Carrier builders don't buy SecDef's plan



The Aircraft Carrier Industrial Base Coalition brought more than 130 members from its 400 constituent companies to Capitol Hill Thursday to urge continued support for the aircraft carrier program. The sixth annual breakfast, held at the Rayburn Building, was attended by Reps. Glenn Nye, D-Va., and Rob Wittman, R-Va. Both serve on the House Armed Services Committee and both are very vocal on keeping a minimum of 11 carriers in the fleet through 2039.

As one might expect, the construction and capabilities of the forthcoming carrier Gerald R. Ford was the top topic. Scoop Deck had a good talk with Wittman and senior leadership from Northrop Grumman Shipbuilding … but you’ll have to read about that in Monday’s edition of Navy Times.

We will share this nugget with you, though: We could not find anyone who agreed with Defense Secretary Robert Gates’ 2009 plan that would shift from four- to five-year intervals. Navy Secretary Ray Mabus in congressional testimony earlier this year said the move would put carrier procurement on “a more fiscally sustainable path.” This would defer the fiscal ’12 procurement of CVN 79 by one year and the fiscal ’16 procurement of CVN 80 by two years — and could create a domino effect as deployments and refueling schedules are adjusted to accommodate.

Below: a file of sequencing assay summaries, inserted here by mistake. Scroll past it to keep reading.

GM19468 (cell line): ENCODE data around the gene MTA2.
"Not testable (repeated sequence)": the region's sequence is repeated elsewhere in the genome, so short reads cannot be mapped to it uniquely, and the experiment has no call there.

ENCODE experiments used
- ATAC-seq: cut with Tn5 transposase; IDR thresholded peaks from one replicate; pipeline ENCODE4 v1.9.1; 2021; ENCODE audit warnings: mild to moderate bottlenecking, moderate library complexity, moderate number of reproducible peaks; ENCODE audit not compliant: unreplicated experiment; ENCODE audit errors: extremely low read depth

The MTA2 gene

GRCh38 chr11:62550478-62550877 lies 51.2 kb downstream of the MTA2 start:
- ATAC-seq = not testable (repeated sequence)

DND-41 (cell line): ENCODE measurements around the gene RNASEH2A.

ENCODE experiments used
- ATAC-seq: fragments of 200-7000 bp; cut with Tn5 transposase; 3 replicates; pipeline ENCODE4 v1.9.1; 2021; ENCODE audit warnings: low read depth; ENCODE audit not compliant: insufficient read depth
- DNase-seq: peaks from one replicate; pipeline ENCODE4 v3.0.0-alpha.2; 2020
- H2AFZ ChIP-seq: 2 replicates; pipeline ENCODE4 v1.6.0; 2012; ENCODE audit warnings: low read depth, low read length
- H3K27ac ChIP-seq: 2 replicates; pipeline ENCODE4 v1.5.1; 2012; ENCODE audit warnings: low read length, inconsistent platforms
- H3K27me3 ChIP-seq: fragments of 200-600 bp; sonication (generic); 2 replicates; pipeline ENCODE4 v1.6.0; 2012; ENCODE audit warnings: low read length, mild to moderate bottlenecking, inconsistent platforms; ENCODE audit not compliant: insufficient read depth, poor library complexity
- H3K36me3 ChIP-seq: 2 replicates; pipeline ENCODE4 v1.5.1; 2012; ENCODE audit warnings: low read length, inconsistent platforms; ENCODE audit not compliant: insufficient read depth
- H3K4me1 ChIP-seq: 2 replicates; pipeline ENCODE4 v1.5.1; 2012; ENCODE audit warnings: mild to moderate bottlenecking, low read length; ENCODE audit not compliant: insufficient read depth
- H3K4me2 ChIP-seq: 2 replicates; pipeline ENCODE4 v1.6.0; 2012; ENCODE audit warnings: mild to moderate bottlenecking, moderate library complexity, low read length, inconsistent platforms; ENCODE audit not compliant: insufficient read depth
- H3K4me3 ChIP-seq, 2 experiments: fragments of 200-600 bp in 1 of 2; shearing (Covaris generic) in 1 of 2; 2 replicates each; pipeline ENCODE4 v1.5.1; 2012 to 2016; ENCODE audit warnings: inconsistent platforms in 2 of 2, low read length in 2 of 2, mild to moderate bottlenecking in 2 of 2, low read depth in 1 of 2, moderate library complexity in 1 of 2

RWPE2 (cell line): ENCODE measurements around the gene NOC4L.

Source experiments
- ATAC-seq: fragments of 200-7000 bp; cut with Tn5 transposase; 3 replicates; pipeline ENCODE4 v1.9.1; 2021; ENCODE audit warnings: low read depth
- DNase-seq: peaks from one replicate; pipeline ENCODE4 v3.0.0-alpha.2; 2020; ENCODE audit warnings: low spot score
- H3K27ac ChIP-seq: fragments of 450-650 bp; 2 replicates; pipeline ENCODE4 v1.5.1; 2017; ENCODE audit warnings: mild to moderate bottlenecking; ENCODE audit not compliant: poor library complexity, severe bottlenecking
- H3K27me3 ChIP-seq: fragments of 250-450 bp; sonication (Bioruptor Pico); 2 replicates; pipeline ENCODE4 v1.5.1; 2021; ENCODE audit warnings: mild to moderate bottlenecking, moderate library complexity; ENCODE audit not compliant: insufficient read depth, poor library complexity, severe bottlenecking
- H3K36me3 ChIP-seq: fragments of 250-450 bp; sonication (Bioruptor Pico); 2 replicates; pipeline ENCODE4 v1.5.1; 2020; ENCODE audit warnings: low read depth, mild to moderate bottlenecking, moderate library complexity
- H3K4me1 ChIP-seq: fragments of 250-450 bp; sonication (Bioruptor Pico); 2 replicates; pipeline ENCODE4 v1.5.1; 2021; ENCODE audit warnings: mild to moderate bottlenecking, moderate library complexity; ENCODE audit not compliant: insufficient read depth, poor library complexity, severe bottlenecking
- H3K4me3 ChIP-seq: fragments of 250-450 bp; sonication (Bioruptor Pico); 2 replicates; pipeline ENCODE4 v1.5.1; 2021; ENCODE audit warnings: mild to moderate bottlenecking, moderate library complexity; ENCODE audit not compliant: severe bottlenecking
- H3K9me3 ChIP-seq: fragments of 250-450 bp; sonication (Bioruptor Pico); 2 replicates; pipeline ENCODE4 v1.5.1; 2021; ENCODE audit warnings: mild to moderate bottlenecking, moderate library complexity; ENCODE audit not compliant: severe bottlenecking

The industry leaders Scoop Deck talked to balked at the idea that this would save money. On the contrary, they said the subsequent loss of expertise would likely lead to higher costs.

Congress seems to share this concern. On April 13, analysis guru Ron O’Roarke of the Congressional Research Service provided lawmakers this background and issues report.

Funding levels for fiscal ’11 are not yet finalized, so the jury is out on the plan. We’ll keep you posted.


About Author

A Navy brat who spent eight years in the Marines (two years aboard the carrier Independence). Worked in journalism in Eastern North Carolina through the latter part of the 90s, then became editor of Air Force Times in 2000. Stayed there five years, then took a break to finish some school. Now back in the game with Navy Times.

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